Author Archives: Ben

speaking

So you want to speak at HR conferences? Advice for the journey

One of the key parts of what I do in my job is speaking. Webinars. Conferences. Seminars. I’ll talk to pretty much anyone about anything related to HR.

speakingAnd I LOVE it.

This is pretty funny for anyone that knows me well, because I’m fairly shy and introverted. If I show up to the pre-conference party myself, I’ll eat quickly and leave for the safety of my hotel room and a good book. Ideally I’ll have a friend or someone meeting me so at least I have a person to connect with when I arrive. Better still if they introduce me to one or two people so I am not flying solo (or my “return to home” alert kicks in and I’m out of there in a flash).

Anyway, I have been speaking over 10 years now. The very first event was actually pushed on me (kindly) by a friend that thought I had important things to say. I was early in my career, but I had lots of experience already using social media, building a strong network, and developing myself outside of work. That formed the core presentation called “HR Sponge,” which was aptly named because the friend called me her sponge for new information. :-)

Fast forward to today, and I’ve spoken to tens of thousands of HR, talent, and learning professionals across the world. Spring and fall are heavy HR conference seasons, so I spend a fair amount of time on the road during those times. It balances out, because summer and winter are family time! With the new book that came out late last year, I’ve been speaking a lot more on the topic of artificial intelligence and how it can help us make HR more human, not less.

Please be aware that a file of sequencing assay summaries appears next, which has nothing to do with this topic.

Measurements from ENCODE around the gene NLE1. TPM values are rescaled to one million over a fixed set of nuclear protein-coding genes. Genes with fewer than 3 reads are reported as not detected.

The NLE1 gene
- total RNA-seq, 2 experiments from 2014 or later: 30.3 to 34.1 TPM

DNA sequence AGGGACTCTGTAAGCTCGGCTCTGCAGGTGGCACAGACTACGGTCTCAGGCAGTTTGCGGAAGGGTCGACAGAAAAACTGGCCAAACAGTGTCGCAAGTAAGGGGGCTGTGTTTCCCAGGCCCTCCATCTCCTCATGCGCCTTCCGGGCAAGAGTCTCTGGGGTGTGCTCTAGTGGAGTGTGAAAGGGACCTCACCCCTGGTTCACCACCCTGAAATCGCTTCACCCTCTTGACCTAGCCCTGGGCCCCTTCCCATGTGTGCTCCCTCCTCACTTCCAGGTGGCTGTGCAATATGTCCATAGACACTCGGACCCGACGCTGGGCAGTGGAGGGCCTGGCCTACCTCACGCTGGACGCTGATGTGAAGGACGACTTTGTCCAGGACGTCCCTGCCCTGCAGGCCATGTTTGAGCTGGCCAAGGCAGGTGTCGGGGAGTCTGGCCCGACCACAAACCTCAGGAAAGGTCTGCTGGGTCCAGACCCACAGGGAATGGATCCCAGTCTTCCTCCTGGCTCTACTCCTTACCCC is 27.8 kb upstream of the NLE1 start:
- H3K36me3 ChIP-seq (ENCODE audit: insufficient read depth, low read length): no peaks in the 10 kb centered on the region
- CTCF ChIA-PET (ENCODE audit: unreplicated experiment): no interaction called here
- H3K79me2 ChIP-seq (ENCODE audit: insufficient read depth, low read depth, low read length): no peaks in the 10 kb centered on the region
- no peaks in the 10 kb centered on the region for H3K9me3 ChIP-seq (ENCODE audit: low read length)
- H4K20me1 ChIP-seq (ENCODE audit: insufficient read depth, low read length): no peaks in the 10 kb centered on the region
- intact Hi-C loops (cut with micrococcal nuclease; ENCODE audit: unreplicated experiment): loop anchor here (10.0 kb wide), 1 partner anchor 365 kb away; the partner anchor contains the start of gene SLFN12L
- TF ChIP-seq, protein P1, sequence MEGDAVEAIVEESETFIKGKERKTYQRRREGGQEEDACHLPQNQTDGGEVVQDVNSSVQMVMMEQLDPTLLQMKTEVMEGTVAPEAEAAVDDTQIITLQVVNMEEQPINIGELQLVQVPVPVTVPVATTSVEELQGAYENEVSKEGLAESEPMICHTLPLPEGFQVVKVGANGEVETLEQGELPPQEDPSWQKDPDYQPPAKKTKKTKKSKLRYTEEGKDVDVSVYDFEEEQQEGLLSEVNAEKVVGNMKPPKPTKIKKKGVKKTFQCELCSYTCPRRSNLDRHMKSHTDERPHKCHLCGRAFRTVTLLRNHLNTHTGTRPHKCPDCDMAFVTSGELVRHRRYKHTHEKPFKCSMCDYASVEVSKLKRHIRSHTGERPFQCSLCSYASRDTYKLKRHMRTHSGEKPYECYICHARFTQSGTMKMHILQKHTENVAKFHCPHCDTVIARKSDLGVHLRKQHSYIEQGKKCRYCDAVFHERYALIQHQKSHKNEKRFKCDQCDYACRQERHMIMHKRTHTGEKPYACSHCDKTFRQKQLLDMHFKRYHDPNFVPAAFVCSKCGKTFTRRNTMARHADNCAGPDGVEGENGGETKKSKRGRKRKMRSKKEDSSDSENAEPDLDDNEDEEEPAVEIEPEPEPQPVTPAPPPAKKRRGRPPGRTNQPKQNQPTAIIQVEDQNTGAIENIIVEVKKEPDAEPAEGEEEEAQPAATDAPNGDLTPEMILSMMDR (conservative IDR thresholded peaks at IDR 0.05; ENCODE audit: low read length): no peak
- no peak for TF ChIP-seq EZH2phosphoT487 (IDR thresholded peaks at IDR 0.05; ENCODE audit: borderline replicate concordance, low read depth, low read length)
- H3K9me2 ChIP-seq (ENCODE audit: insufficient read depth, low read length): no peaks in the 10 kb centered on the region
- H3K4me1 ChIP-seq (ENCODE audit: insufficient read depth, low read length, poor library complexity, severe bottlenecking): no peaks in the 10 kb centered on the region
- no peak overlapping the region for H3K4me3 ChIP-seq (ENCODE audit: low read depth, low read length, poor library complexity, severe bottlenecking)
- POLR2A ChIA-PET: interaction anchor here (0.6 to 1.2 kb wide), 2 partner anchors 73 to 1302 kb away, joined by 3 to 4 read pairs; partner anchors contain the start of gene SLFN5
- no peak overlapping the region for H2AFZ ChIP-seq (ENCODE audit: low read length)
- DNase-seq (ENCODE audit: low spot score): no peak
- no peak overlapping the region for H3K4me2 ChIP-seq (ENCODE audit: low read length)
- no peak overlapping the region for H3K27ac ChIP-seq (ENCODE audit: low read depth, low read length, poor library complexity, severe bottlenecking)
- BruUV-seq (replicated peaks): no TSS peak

(Don’t tell my wife but I’m already thinking about the next book.) :-)  Continue reading

We’re Only Human 56: How Delta Airlines Designs its Candidate Experience

One of the negative consequences of today’s talent acquisition processes is that we have so many more candidates that don’t get picked for open jobs. With one-click apply, the availability of job boards, and other technologies to lower the friction of applying for jobs, employers have more candidates than ever flowing through their applications. This can create a negative experience for those that aren’t selected for the job, from the “resume black hole” to a lack of response overall.

Delta Airlines is approaching this problem by creating an intentional method called Designing for the Disappointed. Everyone can’t be hired for every job, so how we treat people at the other end of the table, especially when in a consumer-facing brand like retail or, in Delta’s case, airline travel. In today’s discussion Ben talks with Carol McDaniel, a talent acquisition leader from Delta that shares insights into how the firm has designed a tailored, personalized process that scales across the thousands of applicants it receives each year. 

Connect with Carol on LinkedIn: https://www.linkedin.com/in/carolmcdaniel

Learn more about Delta’s careers: https://www.delta.com/us/en/careers/overview

We’re Only Human 55:The HR Leader’s First Year on the Job